youngster should receive the color enhancer via their nestling food
beginning at six or seven days of age. This should continue during the
feeding every day until the end of the exhibition season and thereafter,
at least a couple times a week to maintain the red coloration. This
method will keep the color bred looking beautiful at all the times.
In New Jersey, as well as other parts of
the world, a lot of rain has been falling. Obviously, the spring is
blooming everywhere where the calendar marks spring? A lot of delicious
greens are available in most parts of the countryside, parks, etc. Also,
a lot of seeding heads of weeds and grasses are beginning to be
available. All birds devour all of these natural bounties. The Carduelan
finches need seeding weeds and grass to induce them to breed. The
Gouldian Finches and similar species really enjoy the natural seeding
grass in the milky stage. Gouldians, as well as all the other cage
birds, will achieve shining plumages by supplying them with what nature
has to offer outdoors.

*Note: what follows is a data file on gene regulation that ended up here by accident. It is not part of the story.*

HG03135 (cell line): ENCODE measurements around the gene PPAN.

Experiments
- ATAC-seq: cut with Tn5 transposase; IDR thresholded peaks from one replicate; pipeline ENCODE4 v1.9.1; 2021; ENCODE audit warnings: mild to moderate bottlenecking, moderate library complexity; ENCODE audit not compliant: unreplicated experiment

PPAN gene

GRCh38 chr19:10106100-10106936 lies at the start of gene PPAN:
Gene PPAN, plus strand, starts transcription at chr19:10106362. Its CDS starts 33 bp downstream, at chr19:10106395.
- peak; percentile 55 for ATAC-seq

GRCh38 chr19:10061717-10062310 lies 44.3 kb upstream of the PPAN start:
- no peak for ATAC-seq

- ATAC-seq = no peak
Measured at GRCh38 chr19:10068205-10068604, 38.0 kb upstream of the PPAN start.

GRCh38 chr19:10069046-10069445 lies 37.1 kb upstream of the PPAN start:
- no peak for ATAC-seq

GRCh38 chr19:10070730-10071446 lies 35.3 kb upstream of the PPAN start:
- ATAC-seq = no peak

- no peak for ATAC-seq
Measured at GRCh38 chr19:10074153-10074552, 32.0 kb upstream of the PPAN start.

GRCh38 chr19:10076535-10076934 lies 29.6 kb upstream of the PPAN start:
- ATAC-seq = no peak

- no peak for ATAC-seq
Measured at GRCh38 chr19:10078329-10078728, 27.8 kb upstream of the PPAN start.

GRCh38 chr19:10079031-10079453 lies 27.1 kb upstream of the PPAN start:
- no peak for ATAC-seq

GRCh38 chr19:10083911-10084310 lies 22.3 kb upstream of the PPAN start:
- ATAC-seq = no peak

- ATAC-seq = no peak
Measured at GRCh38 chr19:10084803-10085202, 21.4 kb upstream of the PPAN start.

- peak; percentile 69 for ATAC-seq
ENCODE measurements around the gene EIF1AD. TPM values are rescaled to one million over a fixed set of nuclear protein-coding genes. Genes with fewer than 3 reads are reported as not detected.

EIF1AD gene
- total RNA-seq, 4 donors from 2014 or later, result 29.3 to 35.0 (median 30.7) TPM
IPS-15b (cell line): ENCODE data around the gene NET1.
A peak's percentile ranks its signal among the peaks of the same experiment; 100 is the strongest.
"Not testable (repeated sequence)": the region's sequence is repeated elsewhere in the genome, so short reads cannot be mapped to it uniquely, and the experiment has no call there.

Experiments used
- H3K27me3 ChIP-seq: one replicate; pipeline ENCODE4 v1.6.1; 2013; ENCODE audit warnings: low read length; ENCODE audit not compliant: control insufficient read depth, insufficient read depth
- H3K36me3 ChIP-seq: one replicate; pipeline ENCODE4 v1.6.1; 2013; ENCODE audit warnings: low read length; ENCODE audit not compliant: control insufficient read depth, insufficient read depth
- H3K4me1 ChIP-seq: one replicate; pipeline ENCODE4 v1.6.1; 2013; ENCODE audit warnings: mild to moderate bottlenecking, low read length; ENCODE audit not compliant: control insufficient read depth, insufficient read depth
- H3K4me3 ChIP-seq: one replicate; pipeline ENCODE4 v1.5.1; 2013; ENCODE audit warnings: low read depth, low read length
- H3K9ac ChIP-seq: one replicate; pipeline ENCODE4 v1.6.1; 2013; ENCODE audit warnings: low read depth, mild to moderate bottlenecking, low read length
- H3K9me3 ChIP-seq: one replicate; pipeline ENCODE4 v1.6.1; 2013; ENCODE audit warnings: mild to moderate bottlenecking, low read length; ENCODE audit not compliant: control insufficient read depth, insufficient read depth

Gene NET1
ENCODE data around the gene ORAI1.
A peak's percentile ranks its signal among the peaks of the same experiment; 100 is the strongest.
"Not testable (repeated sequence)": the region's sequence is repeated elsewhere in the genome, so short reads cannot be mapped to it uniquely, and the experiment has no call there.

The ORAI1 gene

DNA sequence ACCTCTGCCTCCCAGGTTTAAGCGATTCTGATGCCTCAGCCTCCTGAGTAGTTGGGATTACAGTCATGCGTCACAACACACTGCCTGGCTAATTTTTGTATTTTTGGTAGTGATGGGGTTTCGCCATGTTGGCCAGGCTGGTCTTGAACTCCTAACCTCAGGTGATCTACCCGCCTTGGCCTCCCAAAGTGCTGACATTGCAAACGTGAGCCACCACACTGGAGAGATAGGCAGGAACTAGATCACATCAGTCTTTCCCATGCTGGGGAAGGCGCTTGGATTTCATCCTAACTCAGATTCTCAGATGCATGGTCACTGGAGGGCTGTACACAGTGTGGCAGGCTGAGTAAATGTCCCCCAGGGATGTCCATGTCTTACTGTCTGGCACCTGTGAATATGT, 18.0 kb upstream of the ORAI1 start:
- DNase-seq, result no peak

All feeding parents will feed their
young better with the supplements available at this time of the year in
The hot weather is approaching very
rapidly, make sure to not allow the moist food to go rancid and spoil;
this will result in the loss of youngsters in the nest. Don't allow
avian parasites to destroy the young birds either. Use with caution, a
safe insecticide powder between the nest and the nest pad to minimize
the over infestation of these detrimental critters.
During the hot muggy weather, feed very
small amounts of soft food to the feeding parents. They will continue on
feeding their young with the dry seed mixture that they have before
them. Also, it is a good idea to keep a good dry nestling food before
all feeding birds at all the times.
This is all for now, I will be flying to
New Jersey this afternoon. I am looking forward to seeing my birds
If you are not a member of the following
groups, please join and be part of the learning experience.
Best regards to all,